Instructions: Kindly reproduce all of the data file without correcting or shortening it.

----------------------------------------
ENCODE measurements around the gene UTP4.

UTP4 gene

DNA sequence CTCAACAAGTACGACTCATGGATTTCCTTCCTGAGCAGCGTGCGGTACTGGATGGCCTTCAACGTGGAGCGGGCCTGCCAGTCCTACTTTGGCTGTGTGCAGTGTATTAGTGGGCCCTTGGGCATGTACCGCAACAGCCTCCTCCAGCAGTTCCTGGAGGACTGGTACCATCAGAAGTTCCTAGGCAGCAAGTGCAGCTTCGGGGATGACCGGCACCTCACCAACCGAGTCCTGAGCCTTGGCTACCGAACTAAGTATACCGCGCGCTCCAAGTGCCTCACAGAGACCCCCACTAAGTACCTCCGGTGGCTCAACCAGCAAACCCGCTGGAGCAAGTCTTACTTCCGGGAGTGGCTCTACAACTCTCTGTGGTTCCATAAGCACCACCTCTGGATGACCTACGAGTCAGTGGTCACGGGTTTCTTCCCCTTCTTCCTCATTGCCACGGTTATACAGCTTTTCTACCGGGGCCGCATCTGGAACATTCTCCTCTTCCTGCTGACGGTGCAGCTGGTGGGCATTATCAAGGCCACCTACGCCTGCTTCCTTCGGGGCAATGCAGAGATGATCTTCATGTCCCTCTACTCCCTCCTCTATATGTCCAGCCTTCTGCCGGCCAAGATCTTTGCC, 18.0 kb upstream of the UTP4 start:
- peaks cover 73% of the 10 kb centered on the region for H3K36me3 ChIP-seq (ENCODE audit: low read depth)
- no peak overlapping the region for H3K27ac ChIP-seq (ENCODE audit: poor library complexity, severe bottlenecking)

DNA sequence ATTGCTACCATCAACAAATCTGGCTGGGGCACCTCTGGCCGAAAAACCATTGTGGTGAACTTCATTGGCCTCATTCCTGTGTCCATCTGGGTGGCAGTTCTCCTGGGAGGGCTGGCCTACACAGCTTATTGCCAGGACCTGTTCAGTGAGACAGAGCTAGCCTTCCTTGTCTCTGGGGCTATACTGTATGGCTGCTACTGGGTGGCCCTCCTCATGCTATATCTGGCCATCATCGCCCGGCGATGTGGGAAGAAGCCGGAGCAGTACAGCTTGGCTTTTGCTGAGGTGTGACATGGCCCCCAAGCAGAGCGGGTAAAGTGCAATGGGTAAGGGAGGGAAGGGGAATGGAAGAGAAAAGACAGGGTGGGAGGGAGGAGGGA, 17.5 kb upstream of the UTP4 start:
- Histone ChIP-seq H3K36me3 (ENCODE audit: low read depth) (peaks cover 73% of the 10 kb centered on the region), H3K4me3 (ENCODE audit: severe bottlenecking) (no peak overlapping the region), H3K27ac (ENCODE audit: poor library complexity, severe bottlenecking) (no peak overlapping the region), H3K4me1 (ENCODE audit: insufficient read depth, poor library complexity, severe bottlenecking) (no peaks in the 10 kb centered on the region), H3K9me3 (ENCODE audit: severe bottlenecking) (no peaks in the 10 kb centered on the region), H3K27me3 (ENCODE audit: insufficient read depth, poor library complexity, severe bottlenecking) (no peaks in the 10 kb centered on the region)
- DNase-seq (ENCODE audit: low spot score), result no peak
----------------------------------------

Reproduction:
ENCODE measurements around the gene UTP4.

UTP4 gene

DNA sequence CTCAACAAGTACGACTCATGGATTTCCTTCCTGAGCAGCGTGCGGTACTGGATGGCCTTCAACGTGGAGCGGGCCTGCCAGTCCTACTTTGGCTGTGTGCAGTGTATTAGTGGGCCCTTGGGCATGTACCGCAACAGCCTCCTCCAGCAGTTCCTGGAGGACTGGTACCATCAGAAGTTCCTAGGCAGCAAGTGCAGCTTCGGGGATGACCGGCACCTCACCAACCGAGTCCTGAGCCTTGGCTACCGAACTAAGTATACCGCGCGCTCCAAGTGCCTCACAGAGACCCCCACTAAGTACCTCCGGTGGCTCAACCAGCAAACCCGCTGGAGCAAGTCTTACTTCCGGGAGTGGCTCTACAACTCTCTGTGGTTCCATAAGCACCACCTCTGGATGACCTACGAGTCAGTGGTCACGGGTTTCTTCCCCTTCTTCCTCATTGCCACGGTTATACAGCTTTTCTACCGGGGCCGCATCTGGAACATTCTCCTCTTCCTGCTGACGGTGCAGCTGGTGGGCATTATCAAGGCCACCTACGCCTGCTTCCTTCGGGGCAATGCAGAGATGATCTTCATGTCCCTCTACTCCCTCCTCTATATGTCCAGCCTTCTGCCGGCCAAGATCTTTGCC, 18.0 kb upstream of the UTP4 start:
- peaks cover 73% of the 10 kb centered on the region for H3K36me3 ChIP-seq (ENCODE audit: low read depth)
- no peak overlapping the region for H3K27ac ChIP-seq (ENCODE audit: poor library complexity, severe bottlenecking)

DNA sequence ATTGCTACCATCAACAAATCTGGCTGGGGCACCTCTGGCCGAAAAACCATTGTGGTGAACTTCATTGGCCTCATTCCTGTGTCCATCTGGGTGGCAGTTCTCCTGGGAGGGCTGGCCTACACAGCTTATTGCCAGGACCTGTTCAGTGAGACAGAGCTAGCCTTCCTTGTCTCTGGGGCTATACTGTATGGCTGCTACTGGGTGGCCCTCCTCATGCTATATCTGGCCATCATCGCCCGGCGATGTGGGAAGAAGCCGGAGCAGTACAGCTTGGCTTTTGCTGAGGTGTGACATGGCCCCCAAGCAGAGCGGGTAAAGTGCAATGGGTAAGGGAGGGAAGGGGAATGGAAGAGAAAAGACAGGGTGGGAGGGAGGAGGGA, 17.5 kb upstream of the UTP4 start:
- Histone ChIP-seq H3K36me3 (ENCODE audit: low read depth) (peaks cover 73% of the 10 kb centered on the region), H3K4me3 (ENCODE audit: severe bottlenecking) (no peak overlapping the region), H3K27ac (ENCODE audit: poor library complexity, severe bottlenecking) (no peak overlapping the region), H3K4me1 (ENCODE audit: insufficient read depth, poor library complexity, severe bottlenecking) (no peaks in the 10 kb centered on the region), H3K9me3 (ENCODE audit: severe bottlenecking) (no peaks in the 10 kb centered on the region), H3K27me3 (ENCODE audit: insufficient read depth, poor library complexity, severe bottlenecking) (no peaks in the 10 kb centered on the region)
- DNase-seq (ENCODE audit: low spot score), result no peak